On May 29, 1915, the Italian troops occupied Cortina d’Ampezzo and Colle S. Lucia without a shot being fired but soon thereafter, on July 8, the army failed its first great attack against the Son Pouses defensive posts on the mountains of Cortina. On July 5, the 4th Italian Army was mobilized from the Col di Lana to the Tofanes for the great offensive that was to begin two days later. On July 17, the fighting for the Col di Lana peak ended roughly where it had begun: hopes of quickly advancing forward disappeared and slow, extenuating trench warfare soon set in that did not move forward even with the explosion of numerous mines by the Italian and Austrian sides. The Col di Lana peak was mined and exploded the night between the 17th and 18th of April 1916; on July 16 of the same year, the Castelletto peak exploded – both events carried out by the Italian offensive. Likewise, the Austrians detonated several mines on the Lagazuoi to dislodge the Italians clinging to the Cengia Martini. Nothing, however, was decisive in turning the course of the war, not even the famous punitive expedition staged by the Austrian army from the Trentino (Strafexpedition) in May 1916.


Cimitero di guerra Valparola

The most bitterly fought battles occurred on the Col di Lana; its perfect strategic location was one of the most insurmountable obstacles for the Italian advance into Val Cordevole, Val Badia, and Val Gardena. Yet, the winter between 1916 and 1917 was the most lethally inflicting period of all (video): both soldiers and the civilian population began to suffer from hunger and at least 10,000 lives were lost to the extreme temperatures caused by persistent snowfalls and avalanches. In order to survive the natural calamities and the enemy fire of the Austrians, the Austrian engineer, Leo Handl, designed a series of tunnels inside the mountains and deep into the Marmolada Glacier at over 3,000 m of altitude; soldiers carved and drilled into what ultimately grew into a network of several kilometers: an actual “city under the ice”. However, these superhuman efforts did not significantly improve the tactical situation.


WWI Tomba


October 1917 saw the Italian army’s disastrous defeat at Caporetto and its eventual retreat into the distant Piave River. To reinforce this line the Italians withdrew all their troops from the Dolomites farther south, near Monte Grappa. The disintegration of the Hapsburg monarchy was swiftly nearing in October 1918: hunger, equipment, and munitions shortages and disheartened soldiers coincided with a definitive crisis in the multinational army. On the morning of October 29, Italy launched its final, victorious offensive and a cavalry column rode into the town of Vittorio Veneto. The Austrian high command was forced to accept the conditions of the armistice on November 3, 1918.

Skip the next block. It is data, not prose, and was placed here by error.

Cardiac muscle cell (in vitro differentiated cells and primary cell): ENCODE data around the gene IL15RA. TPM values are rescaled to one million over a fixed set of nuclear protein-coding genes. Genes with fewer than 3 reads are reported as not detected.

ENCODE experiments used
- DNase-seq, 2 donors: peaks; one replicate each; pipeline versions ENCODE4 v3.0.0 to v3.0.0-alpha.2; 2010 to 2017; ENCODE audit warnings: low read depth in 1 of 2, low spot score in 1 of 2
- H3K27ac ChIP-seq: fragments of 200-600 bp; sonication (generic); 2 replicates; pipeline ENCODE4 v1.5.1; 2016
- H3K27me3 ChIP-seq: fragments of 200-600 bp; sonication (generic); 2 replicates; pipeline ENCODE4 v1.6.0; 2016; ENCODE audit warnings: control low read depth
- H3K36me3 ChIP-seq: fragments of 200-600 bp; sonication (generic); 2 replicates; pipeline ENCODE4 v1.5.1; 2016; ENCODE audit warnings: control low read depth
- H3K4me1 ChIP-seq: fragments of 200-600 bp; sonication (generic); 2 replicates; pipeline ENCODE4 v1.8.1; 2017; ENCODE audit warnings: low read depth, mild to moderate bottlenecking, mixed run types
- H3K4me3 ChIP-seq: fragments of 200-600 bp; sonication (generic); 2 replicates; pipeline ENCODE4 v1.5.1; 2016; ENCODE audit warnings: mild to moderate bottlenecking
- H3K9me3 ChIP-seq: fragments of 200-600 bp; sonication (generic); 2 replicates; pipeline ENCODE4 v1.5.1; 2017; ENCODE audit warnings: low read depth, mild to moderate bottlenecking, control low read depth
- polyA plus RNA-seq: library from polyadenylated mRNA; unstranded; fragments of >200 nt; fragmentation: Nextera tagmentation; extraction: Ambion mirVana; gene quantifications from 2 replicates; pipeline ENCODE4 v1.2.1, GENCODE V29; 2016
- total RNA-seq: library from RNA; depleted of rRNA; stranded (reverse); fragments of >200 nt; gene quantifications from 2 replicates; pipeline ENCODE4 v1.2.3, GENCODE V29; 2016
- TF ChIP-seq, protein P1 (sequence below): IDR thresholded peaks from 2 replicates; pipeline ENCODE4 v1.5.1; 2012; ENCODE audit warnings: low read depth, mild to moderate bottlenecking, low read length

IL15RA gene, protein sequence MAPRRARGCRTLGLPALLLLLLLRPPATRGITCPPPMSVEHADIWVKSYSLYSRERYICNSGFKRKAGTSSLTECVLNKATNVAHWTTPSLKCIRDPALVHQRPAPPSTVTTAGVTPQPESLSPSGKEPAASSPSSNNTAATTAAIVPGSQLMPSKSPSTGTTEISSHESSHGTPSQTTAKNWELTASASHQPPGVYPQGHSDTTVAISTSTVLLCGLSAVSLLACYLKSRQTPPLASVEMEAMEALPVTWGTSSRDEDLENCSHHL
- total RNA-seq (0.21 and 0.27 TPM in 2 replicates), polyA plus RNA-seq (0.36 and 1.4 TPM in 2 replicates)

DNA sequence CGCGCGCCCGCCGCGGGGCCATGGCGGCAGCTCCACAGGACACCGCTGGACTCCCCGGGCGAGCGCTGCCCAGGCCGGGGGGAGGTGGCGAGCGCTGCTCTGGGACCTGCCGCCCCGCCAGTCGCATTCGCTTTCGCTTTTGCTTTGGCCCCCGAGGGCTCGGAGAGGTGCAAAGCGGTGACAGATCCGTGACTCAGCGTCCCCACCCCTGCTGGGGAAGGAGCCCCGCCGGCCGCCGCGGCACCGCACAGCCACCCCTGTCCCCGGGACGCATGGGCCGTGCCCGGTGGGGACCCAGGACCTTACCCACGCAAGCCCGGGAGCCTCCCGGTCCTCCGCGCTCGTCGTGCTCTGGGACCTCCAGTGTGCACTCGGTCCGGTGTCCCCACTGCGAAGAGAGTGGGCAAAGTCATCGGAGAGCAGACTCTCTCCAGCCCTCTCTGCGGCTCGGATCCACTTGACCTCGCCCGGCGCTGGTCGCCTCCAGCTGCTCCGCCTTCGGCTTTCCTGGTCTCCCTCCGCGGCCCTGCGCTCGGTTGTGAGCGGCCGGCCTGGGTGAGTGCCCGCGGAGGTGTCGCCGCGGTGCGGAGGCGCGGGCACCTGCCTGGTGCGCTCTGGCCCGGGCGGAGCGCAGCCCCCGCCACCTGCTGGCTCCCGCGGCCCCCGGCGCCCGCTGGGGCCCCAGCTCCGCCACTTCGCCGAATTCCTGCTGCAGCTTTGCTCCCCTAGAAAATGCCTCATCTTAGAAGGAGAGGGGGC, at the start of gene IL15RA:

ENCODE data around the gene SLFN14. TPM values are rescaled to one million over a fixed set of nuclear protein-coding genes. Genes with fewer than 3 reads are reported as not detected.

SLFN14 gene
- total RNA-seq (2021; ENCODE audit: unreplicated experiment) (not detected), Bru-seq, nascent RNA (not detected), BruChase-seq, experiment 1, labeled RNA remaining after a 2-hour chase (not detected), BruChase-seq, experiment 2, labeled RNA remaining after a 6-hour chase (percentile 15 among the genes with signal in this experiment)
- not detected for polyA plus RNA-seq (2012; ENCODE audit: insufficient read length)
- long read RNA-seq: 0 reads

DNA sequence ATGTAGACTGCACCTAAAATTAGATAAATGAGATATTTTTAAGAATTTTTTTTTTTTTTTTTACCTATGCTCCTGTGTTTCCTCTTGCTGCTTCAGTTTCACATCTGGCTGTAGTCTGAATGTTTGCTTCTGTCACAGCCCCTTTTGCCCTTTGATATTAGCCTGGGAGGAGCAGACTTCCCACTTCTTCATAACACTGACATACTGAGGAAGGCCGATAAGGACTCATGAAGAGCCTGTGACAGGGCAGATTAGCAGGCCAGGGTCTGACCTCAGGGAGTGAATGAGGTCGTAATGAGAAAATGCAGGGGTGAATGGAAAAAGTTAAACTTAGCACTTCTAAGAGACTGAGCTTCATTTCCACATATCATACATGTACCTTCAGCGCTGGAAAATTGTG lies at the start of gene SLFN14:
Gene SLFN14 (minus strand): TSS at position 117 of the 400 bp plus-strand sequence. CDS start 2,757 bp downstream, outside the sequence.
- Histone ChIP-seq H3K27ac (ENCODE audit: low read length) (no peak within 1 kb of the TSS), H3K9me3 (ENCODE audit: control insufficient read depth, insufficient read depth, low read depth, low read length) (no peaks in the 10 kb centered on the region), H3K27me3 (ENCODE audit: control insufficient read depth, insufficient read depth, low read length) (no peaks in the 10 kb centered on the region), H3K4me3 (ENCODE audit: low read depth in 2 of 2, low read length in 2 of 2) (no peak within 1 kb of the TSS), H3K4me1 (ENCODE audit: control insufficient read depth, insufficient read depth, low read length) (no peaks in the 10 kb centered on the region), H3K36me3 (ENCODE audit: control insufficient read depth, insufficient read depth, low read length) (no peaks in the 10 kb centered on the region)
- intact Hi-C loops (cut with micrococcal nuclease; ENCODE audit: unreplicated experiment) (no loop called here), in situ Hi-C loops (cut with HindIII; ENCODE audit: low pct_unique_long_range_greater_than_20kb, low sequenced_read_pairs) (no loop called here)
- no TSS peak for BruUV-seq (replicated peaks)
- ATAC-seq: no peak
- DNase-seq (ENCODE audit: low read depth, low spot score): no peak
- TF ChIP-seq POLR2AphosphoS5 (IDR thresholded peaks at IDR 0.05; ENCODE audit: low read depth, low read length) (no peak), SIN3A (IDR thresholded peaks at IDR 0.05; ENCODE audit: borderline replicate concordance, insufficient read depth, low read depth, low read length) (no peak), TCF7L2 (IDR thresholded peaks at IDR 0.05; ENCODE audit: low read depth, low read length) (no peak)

”The Dolomite mountains have become a legend and will be remembered not only for the blood that was shed there but for the kind of warfare that was engaged: it did not set anonymous armies against each other as it did on the Russian Front – it was a war of man-against-man that valued heroic individual actions.
In addition, the idle moments that soldiers were forced to undergo because of the extreme conditions and severe winters in the high mountains provided time to study the adversary who – during the pauses between one battle and another – sometimes assumed a human face: conversations between “enemies” – the exchange of cigarettes, letters, Christmas wishes – are now the stuff of legends.” (L. Palla)


Nevertheless, these fabled memoirs associated with the Alpine war should not diminish the tragic absurdity of the trench warfare fought on these unforgiving mountains that viciously reaped victims on both sides.



The Ladin language


"Danter nos baiunse ladin, deache chësc é nosc lingaz dla uma. Mo val’ iade ti dunse ince a nüsc ghesc' le bëgnodü por ladin."

These sentences are written in the Ladin language literally mean: “We speak Ladin among ourselves because Ladin is our mother tongue. Sometimes, though, we greet our guests with a Ladin welcome.”
In fact, Ladin is the mother tongue of inhabitants of Val Badia and the nearby valleys of Gardena, Fassa, Livinallongo, and Ampezzo. The five valleys are considered a crossroads between the German-Tyrolean and the Italian Trentino-Veneto worlds due to historical, linguistic, and cultural reasons.


Roughly 35,000 people reside in the four valleys that radiate from the Sella Massif – Val Badia, Val Gardena, Val di Fassa, and Livinallongo – and in Ampezzo; the majority of them speak Ladin as their native language. Language is the main factor that legitimizes historically Ladin-speaking people’s claim to be considered as a separate ethnolinguistic group.


Alunni 1940